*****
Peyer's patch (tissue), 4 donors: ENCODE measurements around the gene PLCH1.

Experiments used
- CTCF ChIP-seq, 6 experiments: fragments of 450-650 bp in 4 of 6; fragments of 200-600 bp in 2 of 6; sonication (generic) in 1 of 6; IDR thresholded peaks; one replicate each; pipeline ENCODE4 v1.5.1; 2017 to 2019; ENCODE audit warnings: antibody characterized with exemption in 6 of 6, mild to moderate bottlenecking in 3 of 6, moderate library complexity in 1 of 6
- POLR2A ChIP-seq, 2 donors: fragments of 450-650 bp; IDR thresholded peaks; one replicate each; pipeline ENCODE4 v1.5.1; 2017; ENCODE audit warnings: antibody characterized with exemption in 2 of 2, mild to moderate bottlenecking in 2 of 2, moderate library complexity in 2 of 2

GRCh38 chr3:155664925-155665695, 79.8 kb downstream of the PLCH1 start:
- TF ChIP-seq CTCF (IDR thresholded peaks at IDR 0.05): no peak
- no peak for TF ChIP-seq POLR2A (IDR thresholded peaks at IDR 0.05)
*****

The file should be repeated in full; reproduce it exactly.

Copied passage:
Peyer's patch (tissue), 4 donors: ENCODE measurements around the gene PLCH1.

Experiments used
- CTCF ChIP-seq, 6 experiments: fragments of 450-650 bp in 4 of 6; fragments of 200-600 bp in 2 of 6; sonication (generic) in 1 of 6; IDR thresholded peaks; one replicate each; pipeline ENCODE4 v1.5.1; 2017 to 2019; ENCODE audit warnings: antibody characterized with exemption in 6 of 6, mild to moderate bottlenecking in 3 of 6, moderate library complexity in 1 of 6
- POLR2A ChIP-seq, 2 donors: fragments of 450-650 bp; IDR thresholded peaks; one replicate each; pipeline ENCODE4 v1.5.1; 2017; ENCODE audit warnings: antibody characterized with exemption in 2 of 2, mild to moderate bottlenecking in 2 of 2, moderate library complexity in 2 of 2

GRCh38 chr3:155664925-155665695, 79.8 kb downstream of the PLCH1 start:
- TF ChIP-seq CTCF (IDR thresholded peaks at IDR 0.05): no peak
- no peak for TF ChIP-seq POLR2A (IDR thresholded peaks at IDR 0.05)